Alan in Vermont

New Member
Seeds went in the pots on 3/13. Two 72 cell flats with two seeds each. Yes Virginia, there really ARE 300 seeds in that package! The weak sisters will be getting trimmed out at some point. Should be able to set them out in about 6 weeks. I think I'll try some high domes over the plants with black poly over them to limit hours of light? Any opinions on how big the seedlings can get before the hours of light trigger a bulbing frenzy?
 

Alan in Vermont

New Member
8 days into it and the seedlings are doing fine. I covered two domes with black plastic to keep the light duration low on the onions but stll be able to keep light on the rest of the wee 'uns.
 

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Alan in Vermont

New Member
I got lazy about posting to this thread as the onions were developing into transplantable things. They kept going tall and spindly with frequent haircuts as they grew and kept falling over to grow along the surface of the soil.

I was getting desperate, these things just weren't growing in a manner that seemed "right". I finally went berserk, do or die you little bahstuds! They had been growing under two "sunlight" flourescent tubes. I added two more, trimmed them short and set the lights just about on top of them.

VOILA!!

They darkened up and (finally) started developing multiple leaves(fronds?).

I wasn't able to get my hotbed loaded up this year so it was late before the plants went in, using it as a coldframe. Physical limitations combined with nasty weather kept me from setting anything into the ground until mid-May. I got the onions in just in time for them to get blasted with two days of mid-90s temps which were followed by most of a month of wetter and cooler than normal weather.

As of this morning they are 12-18" high and growing nicely. I dug around a couple stems and they are just beginning to expand.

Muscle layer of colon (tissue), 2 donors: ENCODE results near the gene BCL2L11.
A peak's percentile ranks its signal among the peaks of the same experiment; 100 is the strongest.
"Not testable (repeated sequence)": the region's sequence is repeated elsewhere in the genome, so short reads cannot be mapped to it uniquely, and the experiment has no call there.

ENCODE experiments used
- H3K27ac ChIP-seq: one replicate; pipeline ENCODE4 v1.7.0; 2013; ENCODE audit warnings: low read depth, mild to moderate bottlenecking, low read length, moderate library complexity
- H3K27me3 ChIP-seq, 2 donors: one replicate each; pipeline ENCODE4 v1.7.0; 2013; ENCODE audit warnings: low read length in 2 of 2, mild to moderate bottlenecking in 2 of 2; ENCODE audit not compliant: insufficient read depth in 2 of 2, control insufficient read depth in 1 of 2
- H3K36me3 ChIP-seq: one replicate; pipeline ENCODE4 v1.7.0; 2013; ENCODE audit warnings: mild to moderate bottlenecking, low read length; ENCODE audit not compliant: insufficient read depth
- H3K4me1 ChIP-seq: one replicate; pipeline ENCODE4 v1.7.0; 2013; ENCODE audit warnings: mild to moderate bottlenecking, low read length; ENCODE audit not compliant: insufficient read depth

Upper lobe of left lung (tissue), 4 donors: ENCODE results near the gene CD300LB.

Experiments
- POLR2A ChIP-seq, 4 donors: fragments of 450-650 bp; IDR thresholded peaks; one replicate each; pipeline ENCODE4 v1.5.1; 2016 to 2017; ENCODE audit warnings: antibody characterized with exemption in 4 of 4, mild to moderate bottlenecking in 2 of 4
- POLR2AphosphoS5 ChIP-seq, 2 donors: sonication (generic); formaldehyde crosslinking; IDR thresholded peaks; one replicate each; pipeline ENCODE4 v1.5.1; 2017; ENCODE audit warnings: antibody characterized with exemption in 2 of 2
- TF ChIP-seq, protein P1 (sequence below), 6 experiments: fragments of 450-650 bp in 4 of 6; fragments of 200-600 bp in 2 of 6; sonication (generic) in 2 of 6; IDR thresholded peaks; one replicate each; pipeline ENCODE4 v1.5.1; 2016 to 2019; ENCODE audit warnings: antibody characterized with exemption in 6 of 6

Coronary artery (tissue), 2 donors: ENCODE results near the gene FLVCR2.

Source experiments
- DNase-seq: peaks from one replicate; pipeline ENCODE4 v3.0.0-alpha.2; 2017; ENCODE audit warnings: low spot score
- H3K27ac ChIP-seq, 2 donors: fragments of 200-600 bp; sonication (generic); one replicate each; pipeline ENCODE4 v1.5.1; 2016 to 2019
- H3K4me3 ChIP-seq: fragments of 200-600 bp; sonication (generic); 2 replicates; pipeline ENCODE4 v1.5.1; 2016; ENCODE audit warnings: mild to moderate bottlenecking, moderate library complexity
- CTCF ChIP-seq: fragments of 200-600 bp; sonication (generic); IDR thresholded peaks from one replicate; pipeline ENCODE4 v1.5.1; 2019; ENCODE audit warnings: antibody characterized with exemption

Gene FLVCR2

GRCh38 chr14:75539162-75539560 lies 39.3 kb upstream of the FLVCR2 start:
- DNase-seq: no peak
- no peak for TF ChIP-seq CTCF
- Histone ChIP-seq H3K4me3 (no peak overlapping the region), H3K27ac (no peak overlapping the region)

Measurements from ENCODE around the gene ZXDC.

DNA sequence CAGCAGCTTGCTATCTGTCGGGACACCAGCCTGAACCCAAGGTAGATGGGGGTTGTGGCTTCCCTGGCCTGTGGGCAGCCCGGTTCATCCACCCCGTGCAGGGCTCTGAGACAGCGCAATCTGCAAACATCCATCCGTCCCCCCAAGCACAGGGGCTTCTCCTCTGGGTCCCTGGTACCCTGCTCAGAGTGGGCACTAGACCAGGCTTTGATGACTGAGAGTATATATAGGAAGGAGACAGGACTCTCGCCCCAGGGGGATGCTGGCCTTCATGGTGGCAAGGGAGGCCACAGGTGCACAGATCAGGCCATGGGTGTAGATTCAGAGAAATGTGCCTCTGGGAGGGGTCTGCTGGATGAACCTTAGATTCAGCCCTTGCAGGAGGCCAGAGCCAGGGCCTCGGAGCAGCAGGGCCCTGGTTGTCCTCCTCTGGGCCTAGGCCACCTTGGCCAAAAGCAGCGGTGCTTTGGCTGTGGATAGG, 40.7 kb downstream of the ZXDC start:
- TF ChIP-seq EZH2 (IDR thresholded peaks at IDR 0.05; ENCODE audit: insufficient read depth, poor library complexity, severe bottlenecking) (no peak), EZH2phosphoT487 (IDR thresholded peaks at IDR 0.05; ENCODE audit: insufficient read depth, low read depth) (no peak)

I now know to plant plenty of seed, germination seems to be around 50% and go heavy on the lights. I will also start a few weeks earlier and try to have a bed prepared for them this fall so I can set them out by mid-April.
 

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Alan in Vermont

New Member
Since I took the pics they have started bulbing. Sunday morning there was no sign of it but by Tuesday evening there was visible swelling and cracking of the soil around many of the stems. It has been dry for a couple weeks and brutally hot for most of a week now so I started watering them heavily to both help growth and soften the soil so they can grow easier.
 

Crabbergirl

Super Moderator
Staff member
I still have a couple bermudas in the garden I need to pull. They store better in the ground than in the house.
Alan,
Are you going to have a truck market or are all these for personal use? Just wondering. I give a lot away but I am stingy with my onions. I have been thinking of canning onion relish . Just wondering what you do with all of your onions.
 

Alan in Vermont

New Member
I sell through a local farmers market, in a normal year. This year I may no do that. This is being the year of bad things going on in the garden. For openers I'm only working about half my normal area. As the result of some surgery gone awry I have very limited use of my left hand and it took me just a couple days shy of forever to get the soil ready and crops planted.